Greek CoffeeThe elderly inhabitants of the Greek island Ikaria boast some of the highest rates of longevity in the world, and now scientists believe that the secret may lie not just in their heart-healthy Mediterranean diet but in their daily caffeine fix.

In a new study in the journal Vascular Medicine, researchers from the University of Athens Medical School found a link between the good cardiovascular health of the island's elders and the boiled Greek coffee they drink daily.

Only 0.1% of Europeans live to be over 90, the researchers said, yet on Ikaria, the figure is 1%, with the islanders tending to live out their long lives in good health.

From a sample of 673 Ikarians aged over 65 who lived on the island permanently, the researchers randomly selected 71 men and 71 women to take part in the study. Medical staff checked for high blood pressure, diabetes, and other ailments, and subjects answered detailed questionnaires about their medical health, lifestyle, and coffee habits. In addition, the researchers tested their endothelial functioning -- the endothelium is a layer of cells that lines blood vessels, which is affected both by aging and by lifestyle habits, such as smoking.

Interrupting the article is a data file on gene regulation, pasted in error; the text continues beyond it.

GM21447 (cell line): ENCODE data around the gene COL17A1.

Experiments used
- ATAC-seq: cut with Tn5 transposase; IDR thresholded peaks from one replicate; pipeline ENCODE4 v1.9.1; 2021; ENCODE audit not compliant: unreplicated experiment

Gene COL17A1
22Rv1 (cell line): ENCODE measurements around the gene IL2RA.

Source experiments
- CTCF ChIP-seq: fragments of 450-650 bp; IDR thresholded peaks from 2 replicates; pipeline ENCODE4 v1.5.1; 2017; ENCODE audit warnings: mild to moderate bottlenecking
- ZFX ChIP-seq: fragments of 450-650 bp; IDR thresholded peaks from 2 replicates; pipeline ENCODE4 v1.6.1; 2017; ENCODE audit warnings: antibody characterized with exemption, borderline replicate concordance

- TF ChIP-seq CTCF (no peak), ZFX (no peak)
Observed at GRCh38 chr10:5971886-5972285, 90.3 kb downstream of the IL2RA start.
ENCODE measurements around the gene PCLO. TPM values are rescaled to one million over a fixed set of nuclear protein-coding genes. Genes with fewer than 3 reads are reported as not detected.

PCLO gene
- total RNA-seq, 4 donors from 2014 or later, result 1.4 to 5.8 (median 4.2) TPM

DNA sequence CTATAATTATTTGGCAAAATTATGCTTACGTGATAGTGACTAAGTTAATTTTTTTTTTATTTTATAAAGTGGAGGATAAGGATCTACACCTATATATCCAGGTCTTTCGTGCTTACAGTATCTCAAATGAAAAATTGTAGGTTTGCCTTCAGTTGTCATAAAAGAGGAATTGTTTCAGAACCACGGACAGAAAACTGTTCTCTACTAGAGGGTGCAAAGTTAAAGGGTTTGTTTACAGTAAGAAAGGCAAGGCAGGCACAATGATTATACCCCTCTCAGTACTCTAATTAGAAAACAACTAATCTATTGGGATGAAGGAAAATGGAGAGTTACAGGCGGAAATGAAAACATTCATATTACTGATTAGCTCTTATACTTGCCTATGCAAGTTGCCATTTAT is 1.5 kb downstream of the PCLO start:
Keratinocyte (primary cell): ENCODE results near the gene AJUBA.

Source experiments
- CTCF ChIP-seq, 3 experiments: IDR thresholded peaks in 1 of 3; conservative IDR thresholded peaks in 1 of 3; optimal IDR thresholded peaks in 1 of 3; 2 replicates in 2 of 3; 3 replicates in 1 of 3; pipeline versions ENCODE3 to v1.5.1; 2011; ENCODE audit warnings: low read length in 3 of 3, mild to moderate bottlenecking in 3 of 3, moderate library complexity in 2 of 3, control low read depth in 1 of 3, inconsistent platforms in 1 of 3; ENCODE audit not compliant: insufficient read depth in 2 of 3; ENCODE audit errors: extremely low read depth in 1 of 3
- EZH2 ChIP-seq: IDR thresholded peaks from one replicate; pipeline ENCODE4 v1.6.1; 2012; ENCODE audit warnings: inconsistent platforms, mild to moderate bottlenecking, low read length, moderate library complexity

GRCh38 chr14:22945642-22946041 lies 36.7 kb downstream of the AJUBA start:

Prior studies have suggested that moderate coffee consumption could not only reduce the risks of coronary heart disease but have a positive impact on several aspects of endothelial health, the researchers said.

The researchers investigated all types of coffee that the subjects imbibed -- but interestingly more than 87 percent of those in the study consumed boiled Greek coffee daily. Subjects who drank mainly boiled Greek coffee had better endothelial function than those who consumed other types of coffee. Even in those with high blood pressure, boiled Greek coffee consumption was linked with improved endothelial function.

"Boiled Greek type of coffee, which is rich in polyphenols and antioxidants and contains only a moderate amount of caffeine, seems to gather benefits compared to other coffee beverages," says lead researcher Dr. Gerasimos Siasos.

Source:  The New Age